A funny thing happened on the way to awards season for Paramount Pictures' Sundance pick-up "Like Crazy," it found a surprising new audience.
When the Drake Doremus film debuted at Sundance this past January it immediately developed a passionate following, but because the story centers on the love affair between two early twentysomething college students (Anton Yelchin and Felicity Jones) it was assumed the story would mostly play to an under 25 audience (well, maybe under 35). And, that's whether it's screening for the general public or for the Oscar crowd mind you. Of course, as any studio awards consultant will tell you, if you want to play a serious dent in the awards game you need to lock in a, well, more "mature" audience. So, beginning in Sept., distributor Paramount Pictures dipped a toe into the water by including "Like Crazy" in Charles Aidikoff's Sunday matinee's series. Aidikoff is the 96-year-old owner of the Beverly Hills screening room that's a staple for a number of distributors, such as the Weinstein Company, who use it for press and media screenings. On this Sept. day, 85 friends and family of Aidikoff (with a median age of 75) showed up for a theater that has only 57 permanent seats. Like audiences at Sundance and Toronto, the older folks "loved" the movie. It seemed that the cinematic love affair hit a chord with the crowd with personal diaries of life experience on love and longing. At a reception afterward, a Paramount rep noted, "A lot of remembering of those very first feelings of love and longing. Lots of sharing of stories. So sweet to witness."
Curious at the response, Paramount decided to hold a screening in the Valley two weeks later and invited a good number of industry and Academy members. Doremus, Yelchin and Jones were all in attendance. The reaction was again, "euphoric." Wanting to make sure these reactiosn really weren't anomalies the studio had yet another "older" screening the following week without the talent on hand. Surprise, more "crazy good reactions." In fact, this industry response has convinced the studio to expand its general release strategy toward an older audiences they weren't expecting. Whether that will work for opening weekend remains to be seen, but it could be the key to great word of mouth for the romance.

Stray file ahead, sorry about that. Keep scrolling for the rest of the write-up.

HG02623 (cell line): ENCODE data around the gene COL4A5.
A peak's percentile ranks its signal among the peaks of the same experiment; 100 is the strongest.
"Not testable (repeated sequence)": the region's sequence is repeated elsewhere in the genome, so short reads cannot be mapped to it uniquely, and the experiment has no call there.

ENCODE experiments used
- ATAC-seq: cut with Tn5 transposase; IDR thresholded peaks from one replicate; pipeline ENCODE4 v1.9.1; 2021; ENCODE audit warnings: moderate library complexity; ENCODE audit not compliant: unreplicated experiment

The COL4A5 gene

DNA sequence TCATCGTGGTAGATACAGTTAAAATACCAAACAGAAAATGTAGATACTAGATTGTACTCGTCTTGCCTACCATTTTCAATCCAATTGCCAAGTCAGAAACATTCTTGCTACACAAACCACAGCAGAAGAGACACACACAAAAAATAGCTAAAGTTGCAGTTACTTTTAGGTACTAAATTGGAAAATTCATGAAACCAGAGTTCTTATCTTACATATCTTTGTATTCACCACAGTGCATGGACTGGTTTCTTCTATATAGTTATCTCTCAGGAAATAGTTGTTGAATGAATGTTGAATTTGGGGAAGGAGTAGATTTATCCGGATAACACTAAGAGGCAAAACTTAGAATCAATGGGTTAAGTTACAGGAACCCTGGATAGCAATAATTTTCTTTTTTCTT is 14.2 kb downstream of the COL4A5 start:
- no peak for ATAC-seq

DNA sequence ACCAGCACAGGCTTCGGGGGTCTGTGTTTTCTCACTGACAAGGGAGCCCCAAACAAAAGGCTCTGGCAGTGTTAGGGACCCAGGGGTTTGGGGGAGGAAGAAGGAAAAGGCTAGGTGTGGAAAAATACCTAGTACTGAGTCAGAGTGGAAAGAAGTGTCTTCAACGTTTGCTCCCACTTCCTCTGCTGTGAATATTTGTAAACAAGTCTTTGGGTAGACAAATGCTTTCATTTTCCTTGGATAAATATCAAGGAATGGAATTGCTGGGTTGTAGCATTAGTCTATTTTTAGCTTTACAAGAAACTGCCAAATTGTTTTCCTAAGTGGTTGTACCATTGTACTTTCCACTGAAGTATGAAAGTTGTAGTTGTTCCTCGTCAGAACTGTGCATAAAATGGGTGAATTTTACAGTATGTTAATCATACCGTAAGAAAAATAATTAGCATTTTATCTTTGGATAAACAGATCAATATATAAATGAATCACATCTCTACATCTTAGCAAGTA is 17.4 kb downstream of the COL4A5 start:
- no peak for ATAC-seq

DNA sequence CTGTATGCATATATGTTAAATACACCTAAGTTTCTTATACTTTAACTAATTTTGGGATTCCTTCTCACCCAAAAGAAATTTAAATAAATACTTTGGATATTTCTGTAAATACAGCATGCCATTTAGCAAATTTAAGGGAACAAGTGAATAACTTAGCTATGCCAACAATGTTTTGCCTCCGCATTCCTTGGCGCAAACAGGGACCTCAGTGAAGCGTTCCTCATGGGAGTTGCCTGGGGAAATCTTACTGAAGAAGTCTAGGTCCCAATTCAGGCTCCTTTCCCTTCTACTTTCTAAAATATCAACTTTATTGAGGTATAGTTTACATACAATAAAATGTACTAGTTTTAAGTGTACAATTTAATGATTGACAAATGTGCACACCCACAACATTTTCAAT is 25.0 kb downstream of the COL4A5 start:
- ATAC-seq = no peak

Granted, moviegoers of any age appreciate and fall for quality films of all kinds whether it's "Avatar," "Black Swan," "True Grit" or "The King's Speech." But the idea that older members of the Academy would become believers in the indie styled "Crazy" should put other studios on notice that the picture just isn't a Felicity Jones for best actress play. Honestly, I'm not that surprised. I raved about the film after attending its Sundance world premiere and, yes, I'm certainly over 35 (sigh). There is no reason why the picture shouldn't appeal to anyone looking for a powerful and realistic love story.
Moreover, the biggest take away from this industry tidbit? if your boyfriend or girlfriend won't go see "Crazy" with you when it opens later this month, perhaps its worth asking mom or dad.
"Like Crazy" opens in limited release on Oct. 28.
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